Also, ask for an itemized bill for your records. Klein suggests submitting that bill to your insurance. Some companies may apply it towards your deductible at a reduced rate.


Tips for Your Health Insurance and Medical Bills in 2017 (Part 1)

Tips for Your Health Insurance and Medical Bills in 2017 (Part 1)

by Kenneth Klein, Human Health Advocates

In 2017 brings a new insurance year cycle. There are several things you can do at this time to make your life easier down the road – avoid surprise bills and costs – and ensure that you are maximizing the benefits of your health insurance policy while minimizing the associated costs. For example:

networkcareUse In-Network Providers. Many of us are unaware of the fact that most health insurance policies contain different deductibles and co-pays for in-network providers and out-of-network providers, respectively. The cost of each is drastically different. This is the time to verify that your providers are, in fact, in-network (and, as to ongoing providers, still in-network). Sometimes providers migrate in and out of network based upon their contracts with the insurance companies. I would suggest the following:

• Verify and Document the status of your physicians. Contact each of your physician’s office manager or billing manager and verify that the practice is still in-network for 2017. Make a note of the person with whom you spoke, the date, time, and the substance of the conversation. Also, go to your insurance company website and cross – check by verifying with the tools there. Finally, take the time (yes it will take time but it’s well worth it) to call the customer service number on your health insurance card and get clarification that the provider is in–network. Again, it’s a great practice to take notes – the date, the time, the person with whom you spoke, and the substance of the conversation. Many insurance companies provide a reference number – be sure to ask for one. Each time you schedule an appointment with the provider, and you should “double check” prior to treatment.

Perform the same verification for your pharmacy. Pharmacies also leave and join the insurance company networks. For example, as of January 1, 2017, CVS, which had been – network for Florida Blue will no longer be recognized. Any prescriptions filled there by Florida blue member after that date will surely cost substantially more than those filled at an – network pharmacy.

More valuable tips will follow.

Human Health Advocates wishes each of you a healthy 2017 and beyond.

STAY IN NETWORK: Avoid Surprises, Save Money, Stay out of Debt!

STAY IN NETWORK: Avoid Surprises, Save Money, Stay out of Debt!

Health insurance concept. Tag cloud.One of the most common (and most of expensive mistakes) to make when using your health insurance is to use “out-of-network” physicians, labs, hospitals, etc. Whether you are in a PPO or an HMO, your insurance company has providers with whom they have negotiated reduced rates. That’s why the total bill (let’s say for a doctor’s office visit) is $300—but the “allowed amount”—negotiated rate is only $80. If you use this “in-network” doctor, the insurer pays 80% of the $80($64) and you 20% coinsurance share would be only $16.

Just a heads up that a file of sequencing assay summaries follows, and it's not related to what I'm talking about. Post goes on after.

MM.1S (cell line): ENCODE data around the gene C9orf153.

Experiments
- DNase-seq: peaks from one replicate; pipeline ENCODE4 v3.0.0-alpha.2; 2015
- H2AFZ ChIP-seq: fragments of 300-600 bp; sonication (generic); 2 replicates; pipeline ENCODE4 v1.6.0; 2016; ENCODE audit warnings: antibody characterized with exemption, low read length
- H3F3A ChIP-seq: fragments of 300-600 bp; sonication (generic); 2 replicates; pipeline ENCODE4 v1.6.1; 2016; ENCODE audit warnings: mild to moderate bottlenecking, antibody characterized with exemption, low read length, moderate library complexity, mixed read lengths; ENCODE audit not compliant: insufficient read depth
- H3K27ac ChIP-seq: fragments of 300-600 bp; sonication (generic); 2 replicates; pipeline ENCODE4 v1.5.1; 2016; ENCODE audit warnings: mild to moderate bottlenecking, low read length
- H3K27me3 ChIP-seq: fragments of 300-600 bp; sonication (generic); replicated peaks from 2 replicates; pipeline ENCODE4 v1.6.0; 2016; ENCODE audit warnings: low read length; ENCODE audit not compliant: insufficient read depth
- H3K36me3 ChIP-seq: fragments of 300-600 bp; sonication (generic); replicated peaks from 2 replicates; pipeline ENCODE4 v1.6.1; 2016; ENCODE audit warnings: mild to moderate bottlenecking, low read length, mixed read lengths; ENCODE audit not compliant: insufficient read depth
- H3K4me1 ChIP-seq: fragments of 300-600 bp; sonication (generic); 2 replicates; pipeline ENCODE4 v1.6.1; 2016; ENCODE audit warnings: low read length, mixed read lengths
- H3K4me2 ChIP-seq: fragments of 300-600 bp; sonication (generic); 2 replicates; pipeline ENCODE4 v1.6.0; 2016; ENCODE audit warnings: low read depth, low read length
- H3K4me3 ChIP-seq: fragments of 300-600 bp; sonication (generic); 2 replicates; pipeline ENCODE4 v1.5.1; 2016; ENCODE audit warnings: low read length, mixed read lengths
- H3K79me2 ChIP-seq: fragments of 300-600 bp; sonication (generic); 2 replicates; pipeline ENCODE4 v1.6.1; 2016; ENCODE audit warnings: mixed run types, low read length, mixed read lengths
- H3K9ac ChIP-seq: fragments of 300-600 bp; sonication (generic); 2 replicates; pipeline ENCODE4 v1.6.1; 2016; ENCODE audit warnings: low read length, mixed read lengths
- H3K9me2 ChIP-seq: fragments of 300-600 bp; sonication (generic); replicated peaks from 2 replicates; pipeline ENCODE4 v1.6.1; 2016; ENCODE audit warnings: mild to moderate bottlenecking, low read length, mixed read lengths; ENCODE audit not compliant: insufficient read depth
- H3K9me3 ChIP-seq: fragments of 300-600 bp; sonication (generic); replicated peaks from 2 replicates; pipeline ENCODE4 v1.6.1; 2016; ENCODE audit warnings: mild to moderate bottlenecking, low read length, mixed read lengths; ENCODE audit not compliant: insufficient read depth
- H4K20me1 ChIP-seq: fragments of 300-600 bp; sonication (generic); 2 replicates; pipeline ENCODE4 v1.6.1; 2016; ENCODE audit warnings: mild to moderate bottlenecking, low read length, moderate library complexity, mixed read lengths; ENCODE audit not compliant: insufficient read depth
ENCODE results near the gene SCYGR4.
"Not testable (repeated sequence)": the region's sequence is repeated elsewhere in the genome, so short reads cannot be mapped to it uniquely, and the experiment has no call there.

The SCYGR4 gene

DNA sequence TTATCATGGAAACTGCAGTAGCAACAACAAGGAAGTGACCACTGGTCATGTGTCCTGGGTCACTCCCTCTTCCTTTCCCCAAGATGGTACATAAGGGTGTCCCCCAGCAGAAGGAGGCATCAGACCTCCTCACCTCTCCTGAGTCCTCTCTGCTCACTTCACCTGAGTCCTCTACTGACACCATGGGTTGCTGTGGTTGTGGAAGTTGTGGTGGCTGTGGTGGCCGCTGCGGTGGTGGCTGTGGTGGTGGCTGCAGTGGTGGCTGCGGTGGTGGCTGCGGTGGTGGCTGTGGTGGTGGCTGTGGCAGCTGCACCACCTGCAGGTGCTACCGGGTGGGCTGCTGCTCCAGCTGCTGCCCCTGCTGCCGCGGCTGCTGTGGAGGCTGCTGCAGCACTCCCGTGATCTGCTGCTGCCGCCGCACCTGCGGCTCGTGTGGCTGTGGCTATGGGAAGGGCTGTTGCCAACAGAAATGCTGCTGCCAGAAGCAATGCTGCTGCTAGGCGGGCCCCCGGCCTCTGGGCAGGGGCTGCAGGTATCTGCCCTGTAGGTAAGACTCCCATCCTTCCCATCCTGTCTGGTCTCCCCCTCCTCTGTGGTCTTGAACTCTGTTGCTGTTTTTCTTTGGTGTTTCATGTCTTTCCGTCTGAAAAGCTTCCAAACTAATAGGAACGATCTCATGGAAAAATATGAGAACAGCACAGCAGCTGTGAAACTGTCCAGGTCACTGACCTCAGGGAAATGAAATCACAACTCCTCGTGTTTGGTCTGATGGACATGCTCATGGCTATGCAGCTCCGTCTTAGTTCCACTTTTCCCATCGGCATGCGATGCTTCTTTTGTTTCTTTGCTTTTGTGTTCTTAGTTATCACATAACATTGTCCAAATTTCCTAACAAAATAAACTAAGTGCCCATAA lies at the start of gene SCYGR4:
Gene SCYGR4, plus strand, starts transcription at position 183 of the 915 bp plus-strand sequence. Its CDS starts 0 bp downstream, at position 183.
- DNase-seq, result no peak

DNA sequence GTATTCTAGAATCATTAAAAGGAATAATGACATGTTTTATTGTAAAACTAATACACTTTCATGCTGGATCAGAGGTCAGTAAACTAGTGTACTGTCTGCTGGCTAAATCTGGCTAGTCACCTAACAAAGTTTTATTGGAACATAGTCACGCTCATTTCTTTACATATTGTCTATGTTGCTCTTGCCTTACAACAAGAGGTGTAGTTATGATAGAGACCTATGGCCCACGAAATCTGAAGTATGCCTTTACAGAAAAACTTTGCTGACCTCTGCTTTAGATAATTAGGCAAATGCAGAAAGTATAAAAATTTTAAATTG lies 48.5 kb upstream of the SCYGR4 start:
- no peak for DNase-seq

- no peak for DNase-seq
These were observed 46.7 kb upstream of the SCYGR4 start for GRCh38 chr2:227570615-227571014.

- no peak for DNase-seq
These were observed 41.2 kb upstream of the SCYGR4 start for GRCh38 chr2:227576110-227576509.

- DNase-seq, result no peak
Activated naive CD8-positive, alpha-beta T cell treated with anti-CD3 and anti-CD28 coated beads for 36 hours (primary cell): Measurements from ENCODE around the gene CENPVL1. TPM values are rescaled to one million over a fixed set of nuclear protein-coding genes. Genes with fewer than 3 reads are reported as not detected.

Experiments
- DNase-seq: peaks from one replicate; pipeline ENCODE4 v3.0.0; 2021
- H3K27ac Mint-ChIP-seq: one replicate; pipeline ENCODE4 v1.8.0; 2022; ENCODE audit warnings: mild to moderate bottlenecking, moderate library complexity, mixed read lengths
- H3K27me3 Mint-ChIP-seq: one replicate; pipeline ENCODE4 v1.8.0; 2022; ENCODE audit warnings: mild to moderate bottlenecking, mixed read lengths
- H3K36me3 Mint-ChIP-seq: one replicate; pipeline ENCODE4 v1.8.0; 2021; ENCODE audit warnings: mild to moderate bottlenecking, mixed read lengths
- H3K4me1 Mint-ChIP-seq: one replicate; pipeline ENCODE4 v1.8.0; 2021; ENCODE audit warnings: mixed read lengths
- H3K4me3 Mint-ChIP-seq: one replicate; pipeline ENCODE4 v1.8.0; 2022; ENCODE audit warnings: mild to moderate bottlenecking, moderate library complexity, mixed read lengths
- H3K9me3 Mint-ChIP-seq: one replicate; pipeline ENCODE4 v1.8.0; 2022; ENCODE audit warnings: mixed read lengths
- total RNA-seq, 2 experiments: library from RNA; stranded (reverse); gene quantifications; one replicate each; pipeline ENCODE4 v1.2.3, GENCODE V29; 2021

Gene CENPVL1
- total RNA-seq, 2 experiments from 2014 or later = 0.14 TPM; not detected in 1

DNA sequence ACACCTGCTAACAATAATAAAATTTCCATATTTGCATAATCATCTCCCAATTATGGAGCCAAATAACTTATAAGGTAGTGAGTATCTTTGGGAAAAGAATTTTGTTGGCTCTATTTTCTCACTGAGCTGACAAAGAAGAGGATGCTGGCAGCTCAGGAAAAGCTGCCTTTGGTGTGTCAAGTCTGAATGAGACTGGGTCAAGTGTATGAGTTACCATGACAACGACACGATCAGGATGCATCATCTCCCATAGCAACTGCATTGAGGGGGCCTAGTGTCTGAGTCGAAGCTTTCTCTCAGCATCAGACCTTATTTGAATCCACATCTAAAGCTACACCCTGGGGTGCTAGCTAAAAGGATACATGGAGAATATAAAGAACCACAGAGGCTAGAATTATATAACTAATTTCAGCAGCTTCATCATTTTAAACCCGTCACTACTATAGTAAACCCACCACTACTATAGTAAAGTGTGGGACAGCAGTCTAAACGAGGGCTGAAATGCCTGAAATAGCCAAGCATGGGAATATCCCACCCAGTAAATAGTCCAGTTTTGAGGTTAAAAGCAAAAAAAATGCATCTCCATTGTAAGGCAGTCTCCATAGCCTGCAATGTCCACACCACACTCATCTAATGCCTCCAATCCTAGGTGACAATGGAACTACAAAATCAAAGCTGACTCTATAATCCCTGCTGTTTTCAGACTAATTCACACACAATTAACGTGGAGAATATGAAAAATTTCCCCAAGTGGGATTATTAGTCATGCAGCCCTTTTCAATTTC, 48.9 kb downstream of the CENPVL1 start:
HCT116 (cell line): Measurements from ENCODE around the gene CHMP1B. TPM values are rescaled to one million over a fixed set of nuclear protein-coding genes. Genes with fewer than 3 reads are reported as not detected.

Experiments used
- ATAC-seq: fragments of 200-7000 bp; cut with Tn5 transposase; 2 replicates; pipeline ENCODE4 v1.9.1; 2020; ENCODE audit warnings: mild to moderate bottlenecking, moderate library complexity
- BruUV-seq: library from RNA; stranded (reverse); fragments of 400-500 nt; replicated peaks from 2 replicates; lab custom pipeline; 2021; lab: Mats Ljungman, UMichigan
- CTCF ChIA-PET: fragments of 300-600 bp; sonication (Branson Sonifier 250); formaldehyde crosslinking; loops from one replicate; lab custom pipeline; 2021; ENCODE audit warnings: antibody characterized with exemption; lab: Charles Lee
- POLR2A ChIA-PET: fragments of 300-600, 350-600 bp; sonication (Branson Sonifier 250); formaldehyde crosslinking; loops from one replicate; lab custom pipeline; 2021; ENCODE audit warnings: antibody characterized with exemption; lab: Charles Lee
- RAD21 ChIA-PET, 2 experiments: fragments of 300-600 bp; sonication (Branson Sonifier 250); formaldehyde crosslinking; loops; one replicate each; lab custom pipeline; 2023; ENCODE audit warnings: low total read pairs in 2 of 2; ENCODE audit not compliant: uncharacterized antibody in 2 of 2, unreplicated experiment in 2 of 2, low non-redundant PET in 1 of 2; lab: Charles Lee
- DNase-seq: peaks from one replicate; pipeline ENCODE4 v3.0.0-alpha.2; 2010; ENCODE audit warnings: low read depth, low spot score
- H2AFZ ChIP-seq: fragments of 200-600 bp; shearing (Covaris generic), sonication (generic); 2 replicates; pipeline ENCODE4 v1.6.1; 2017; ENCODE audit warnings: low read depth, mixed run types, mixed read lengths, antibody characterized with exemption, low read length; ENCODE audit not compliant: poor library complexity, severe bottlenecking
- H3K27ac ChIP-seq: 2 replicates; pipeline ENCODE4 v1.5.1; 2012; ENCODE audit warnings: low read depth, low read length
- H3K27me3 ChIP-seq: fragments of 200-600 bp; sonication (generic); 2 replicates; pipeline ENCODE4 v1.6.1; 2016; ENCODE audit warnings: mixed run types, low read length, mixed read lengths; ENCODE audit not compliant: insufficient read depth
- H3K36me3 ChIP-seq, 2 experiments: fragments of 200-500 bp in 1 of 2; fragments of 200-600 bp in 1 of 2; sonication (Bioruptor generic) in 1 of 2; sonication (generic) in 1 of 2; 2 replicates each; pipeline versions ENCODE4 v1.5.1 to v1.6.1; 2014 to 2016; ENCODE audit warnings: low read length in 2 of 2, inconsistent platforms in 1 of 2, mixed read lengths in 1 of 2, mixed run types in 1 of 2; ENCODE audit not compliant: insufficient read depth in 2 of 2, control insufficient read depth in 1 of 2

BUT, if you saw the same type of doctor with the same fee doctor who was NOT part of your insurer’s network (an out-of-network doctor), the insurance company would pay its 80 %( of the SAME) allowable amount-$64.00 and you could be billed $236. BIG DIFFERENCE. You would save $172 merely by staying in-network.

You can typically locate in-network providers on your insurance company’s website. The best practice is to also verify with both the provider and your insurance company verbally (get a reference number of the call), as sometimes a provider leaves a network and the website isn’t updated quickly.

Be informed. Knowledge is Power! Save Money, Avoid Surprises, and Headaches. USE IN-NETWORK HEALTH PROVIDERS!

California Now Requires Timely Updates For Insurers’ Doctor Directories

medical bill helpIt seems that everyone has problems with medical bills and insurance claims. There are many ways way to improve this. Access to information empowers patients. One of the greatest traps insured patients can avoid is incurring sky-high fees by unnecessarily using the services of out-of-network providers. California’s new law has gone a long way in addressing this problem. Florida did so, as well-when it outlawed balance billing ion July 1st and required insurers to maintain current identification of in-network providers on their websites.

Many medical bill problems can be avoided by observing that simple distinction. The claims for a visit to an internist may be $300.00. The in-network internist has a negotiated rate of $90.00—of which you might pay 20% ($18.00). The same internist, were she out-of-network might cost you as much as $228(her $200 fee less the $78 paid by the insurer).An insurance appeal wouldn’t help. But having information posted informing both of the identities of in-network providers and the distinction in costs between using their services and those of out-of-network providers can go far in avoiding medical bill problems.

Please see: